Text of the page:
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The impact following Covid-19 rules has had on older people

Original article entitled 'I can't imagine not leaving your home for four months': The impact on older people of following the Covid-19 rules', was published in the Journal online and is available to view here

As we face into longer-term restrictions, ensuring proper supports for older people who’ve had to cocoon has been described as vital.

THE “unintentional consequences” of cocooning have resulted in older people becoming more isolated and facing further problems that require “urgent” intervention from the government. And the rising number of cases – particularly among younger people – is a source of concern for more at-risk populations as the country has re-opened, according to Trinity College professor Rose Anne Kenny.

Professor Kenny is the principal investigator of TILDA – the Irish Longitudinal Study on Ageing – which is a large-scale and long-term investigation into the experiences of people getting older in Ireland.

New research from Tilda and older persons charity Alone this week painted a stark picture of the situation facing older members of the population as we come out of lockdown.This includes an increased sense of loneliness and of isolation, with those over 70 and those advised to cocoon among the majority of people who reached out for help since March.

There is also concern that as they continue to follow the public health guidelines – which remains stricter on people over 70 than others – those who don’t follow the advice could put them at greater risk again.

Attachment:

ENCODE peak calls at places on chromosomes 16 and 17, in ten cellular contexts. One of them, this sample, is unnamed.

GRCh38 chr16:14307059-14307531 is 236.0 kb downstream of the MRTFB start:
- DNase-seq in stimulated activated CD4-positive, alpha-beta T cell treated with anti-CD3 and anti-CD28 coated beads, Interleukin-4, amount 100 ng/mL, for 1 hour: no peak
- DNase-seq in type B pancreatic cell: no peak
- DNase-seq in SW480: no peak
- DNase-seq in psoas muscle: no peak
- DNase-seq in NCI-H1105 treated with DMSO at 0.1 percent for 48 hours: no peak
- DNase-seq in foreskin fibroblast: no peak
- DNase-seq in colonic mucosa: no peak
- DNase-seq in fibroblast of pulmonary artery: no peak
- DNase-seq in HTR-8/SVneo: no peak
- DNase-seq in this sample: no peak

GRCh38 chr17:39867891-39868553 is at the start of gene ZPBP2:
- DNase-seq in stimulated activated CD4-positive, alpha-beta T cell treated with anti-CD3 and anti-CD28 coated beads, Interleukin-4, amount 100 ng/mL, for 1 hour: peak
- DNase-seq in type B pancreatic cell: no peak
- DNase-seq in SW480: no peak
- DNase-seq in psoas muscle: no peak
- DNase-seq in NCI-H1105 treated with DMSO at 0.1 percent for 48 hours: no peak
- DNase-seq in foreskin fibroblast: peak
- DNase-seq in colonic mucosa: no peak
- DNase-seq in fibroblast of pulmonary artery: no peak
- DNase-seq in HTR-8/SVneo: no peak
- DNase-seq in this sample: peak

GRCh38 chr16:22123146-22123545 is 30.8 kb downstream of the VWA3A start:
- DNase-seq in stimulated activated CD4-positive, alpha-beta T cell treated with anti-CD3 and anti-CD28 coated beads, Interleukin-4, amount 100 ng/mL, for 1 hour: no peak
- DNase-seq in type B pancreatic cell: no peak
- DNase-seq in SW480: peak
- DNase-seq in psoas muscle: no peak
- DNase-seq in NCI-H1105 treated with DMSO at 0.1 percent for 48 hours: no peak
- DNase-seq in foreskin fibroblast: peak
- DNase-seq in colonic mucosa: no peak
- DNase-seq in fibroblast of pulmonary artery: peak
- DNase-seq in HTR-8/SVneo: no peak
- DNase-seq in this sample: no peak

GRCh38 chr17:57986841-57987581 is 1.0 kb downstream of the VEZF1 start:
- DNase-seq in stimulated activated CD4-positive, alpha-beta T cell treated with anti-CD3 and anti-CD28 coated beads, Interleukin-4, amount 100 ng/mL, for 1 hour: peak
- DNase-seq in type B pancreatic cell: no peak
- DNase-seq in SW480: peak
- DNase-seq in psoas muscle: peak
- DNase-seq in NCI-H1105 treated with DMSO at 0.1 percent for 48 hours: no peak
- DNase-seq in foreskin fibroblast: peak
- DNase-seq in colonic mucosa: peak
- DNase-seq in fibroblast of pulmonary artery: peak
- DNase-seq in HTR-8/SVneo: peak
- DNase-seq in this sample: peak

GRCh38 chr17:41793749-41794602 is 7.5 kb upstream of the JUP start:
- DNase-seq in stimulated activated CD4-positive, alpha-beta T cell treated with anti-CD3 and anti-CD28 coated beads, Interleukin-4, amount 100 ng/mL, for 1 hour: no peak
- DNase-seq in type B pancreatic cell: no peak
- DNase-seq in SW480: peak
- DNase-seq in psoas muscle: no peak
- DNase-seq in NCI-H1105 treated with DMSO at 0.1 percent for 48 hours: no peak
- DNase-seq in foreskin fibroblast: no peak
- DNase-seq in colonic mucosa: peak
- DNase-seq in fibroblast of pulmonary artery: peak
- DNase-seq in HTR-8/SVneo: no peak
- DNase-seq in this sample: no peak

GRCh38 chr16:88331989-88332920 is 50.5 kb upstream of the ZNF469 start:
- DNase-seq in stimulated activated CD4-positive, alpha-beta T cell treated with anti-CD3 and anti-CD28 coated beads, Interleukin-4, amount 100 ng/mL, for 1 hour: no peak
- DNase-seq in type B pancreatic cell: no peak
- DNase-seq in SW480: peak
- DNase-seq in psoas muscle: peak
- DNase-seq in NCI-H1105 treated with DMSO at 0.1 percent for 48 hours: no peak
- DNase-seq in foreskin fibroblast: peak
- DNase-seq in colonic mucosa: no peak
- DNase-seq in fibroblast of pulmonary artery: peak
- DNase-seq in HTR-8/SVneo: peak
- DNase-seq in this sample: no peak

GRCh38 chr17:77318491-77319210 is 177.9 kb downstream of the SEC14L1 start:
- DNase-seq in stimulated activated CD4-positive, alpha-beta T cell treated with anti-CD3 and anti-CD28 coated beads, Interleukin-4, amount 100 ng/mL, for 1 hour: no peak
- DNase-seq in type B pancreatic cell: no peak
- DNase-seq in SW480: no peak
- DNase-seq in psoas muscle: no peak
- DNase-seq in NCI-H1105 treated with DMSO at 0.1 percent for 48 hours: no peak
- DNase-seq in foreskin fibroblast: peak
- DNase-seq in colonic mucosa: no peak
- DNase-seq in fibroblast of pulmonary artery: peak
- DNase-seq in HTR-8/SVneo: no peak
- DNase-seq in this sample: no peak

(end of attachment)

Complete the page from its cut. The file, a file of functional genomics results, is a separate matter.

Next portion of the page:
At the same time, an academic at UCD specialising in behavioural science has emphasised the importance of maintaining and improving the messaging to younger people as we continue to live with Covid-19 as some may be feeling “fatigue” over the restrictions after so many months.

Isolation and anxiety

With Tilda, a specially-selected nationally representative group of people aged 50 and over is asked to give feedback on their experiences over a long period of time. Prior to the pandemic, its research found that over 70% of these people reported that they never or rarely felt lonely. Of those living alone, 31% said they were rarely lonely while 37% said they were often lonely.

Professor Kenny said, “At that time [before Covid-19], they were an independent, very active, very engaged group of people. But then that changed.”

At the onset of the Covid-19 pandemic, then-Taoiseach Leo Varadkar indicated what it would mean for those over the age of 70 and those most at risk of getting seriously ill with Covid-19.“At a certain point… we will advise the elderly and people who have a long-term illness to stay at home for several weeks,” he said.

“We are putting in place the systems to ensure that if you are one of them, you will have food, supplies and are checked on. We call this ‘cocooning’ and it will save many lives… particularly the most vulnerable… the most precious in our society.”

Professor Kenny said that when this measure was subsequently introduced in March, it suddenly meant a whole group of people had to withdraw from all their voluntary activities and daily social engagements.

“It would appear that from the same time, Alone had a significant increase in calls to their hotline from this age cohort,” she said.